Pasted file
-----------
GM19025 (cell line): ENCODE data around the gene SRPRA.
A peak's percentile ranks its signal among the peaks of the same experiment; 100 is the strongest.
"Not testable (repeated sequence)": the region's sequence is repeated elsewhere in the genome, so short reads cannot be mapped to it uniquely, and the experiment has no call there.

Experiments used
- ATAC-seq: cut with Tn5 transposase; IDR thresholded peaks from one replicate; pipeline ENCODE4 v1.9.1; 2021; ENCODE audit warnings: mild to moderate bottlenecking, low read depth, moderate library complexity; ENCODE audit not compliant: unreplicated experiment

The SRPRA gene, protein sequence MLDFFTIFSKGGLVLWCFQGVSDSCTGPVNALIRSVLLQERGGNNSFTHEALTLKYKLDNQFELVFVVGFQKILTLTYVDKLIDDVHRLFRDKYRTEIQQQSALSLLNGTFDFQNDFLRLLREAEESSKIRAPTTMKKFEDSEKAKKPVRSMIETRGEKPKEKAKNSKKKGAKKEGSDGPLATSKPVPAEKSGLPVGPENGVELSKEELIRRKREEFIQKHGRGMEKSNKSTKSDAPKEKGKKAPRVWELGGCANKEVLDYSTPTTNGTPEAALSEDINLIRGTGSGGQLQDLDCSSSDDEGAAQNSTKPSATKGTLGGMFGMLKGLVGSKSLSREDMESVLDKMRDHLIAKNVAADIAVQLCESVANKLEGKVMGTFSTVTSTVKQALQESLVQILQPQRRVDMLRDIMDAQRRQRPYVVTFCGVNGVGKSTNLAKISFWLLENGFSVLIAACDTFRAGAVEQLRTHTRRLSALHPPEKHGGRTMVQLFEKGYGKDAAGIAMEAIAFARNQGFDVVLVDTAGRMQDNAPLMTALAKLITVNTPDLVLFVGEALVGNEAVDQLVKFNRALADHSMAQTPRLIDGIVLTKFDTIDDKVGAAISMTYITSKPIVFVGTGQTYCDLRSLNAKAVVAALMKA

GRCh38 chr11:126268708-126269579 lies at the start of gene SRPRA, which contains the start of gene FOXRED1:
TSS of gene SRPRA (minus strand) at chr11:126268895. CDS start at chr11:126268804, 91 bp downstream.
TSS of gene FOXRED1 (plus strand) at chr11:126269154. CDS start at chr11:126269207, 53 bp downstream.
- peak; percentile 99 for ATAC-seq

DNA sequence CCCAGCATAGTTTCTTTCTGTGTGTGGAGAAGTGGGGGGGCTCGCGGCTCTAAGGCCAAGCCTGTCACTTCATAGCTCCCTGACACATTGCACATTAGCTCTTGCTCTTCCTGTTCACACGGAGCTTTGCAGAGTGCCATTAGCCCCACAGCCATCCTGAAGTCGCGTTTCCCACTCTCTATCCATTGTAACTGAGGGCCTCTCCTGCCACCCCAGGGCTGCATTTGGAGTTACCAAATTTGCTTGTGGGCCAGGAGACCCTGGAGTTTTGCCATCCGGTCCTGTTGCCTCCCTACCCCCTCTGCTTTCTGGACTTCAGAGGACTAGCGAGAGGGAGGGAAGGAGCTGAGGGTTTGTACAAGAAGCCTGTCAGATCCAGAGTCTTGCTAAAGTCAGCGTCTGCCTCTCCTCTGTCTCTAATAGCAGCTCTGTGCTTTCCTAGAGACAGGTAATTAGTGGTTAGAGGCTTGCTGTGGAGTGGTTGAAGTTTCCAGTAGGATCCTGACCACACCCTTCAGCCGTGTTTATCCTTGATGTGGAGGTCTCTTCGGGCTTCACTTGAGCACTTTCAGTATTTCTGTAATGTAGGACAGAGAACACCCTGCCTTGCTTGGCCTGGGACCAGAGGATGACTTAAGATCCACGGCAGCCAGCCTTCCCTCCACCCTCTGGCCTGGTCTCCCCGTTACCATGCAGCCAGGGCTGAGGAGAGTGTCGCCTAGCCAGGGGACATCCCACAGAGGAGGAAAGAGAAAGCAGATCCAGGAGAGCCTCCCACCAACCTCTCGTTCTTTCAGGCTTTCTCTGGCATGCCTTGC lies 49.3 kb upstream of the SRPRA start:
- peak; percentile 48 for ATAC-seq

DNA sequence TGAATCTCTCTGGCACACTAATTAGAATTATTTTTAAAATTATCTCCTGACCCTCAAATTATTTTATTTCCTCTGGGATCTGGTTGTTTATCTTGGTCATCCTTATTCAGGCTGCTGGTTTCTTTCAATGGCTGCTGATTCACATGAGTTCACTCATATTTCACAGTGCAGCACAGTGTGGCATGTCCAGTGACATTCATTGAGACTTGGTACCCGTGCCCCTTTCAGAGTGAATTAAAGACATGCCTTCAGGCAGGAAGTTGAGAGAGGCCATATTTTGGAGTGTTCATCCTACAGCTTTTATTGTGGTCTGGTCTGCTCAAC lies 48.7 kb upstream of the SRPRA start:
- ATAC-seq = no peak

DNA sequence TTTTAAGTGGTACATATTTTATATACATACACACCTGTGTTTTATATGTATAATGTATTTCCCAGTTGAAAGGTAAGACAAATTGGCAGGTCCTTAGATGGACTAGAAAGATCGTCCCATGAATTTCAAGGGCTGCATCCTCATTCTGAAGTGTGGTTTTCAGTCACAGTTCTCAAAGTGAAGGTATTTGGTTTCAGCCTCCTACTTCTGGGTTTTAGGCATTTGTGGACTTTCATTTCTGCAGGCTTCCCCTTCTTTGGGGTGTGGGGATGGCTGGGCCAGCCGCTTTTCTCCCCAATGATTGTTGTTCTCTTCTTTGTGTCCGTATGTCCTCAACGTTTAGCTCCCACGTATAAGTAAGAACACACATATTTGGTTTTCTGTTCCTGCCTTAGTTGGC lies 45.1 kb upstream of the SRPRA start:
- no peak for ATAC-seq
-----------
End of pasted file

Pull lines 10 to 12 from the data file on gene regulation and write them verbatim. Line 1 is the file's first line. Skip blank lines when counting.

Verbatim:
- peak; percentile 99 for ATAC-seq

DNA sequence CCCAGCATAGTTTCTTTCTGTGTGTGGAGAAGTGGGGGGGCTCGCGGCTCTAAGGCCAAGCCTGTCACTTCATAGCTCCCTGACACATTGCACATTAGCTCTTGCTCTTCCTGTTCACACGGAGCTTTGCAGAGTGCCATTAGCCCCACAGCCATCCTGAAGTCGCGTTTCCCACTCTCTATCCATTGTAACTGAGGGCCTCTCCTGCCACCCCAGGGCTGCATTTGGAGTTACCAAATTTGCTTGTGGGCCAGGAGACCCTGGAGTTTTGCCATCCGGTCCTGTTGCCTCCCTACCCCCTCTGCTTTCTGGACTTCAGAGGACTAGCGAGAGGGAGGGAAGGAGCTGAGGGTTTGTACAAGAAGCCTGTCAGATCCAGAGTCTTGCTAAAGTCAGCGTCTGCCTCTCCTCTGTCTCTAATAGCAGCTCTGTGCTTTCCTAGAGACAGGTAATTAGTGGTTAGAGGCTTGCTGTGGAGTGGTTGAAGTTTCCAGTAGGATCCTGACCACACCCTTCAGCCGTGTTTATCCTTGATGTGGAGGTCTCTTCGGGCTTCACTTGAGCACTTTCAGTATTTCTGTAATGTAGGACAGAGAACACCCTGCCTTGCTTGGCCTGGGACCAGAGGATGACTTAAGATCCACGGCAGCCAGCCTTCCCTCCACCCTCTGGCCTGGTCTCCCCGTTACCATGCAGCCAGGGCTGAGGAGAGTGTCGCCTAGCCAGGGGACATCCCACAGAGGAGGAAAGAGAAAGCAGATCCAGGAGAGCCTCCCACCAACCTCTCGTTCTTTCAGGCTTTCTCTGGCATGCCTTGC lies 49.3 kb upstream of the SRPRA start:
- peak; percentile 48 for ATAC-seq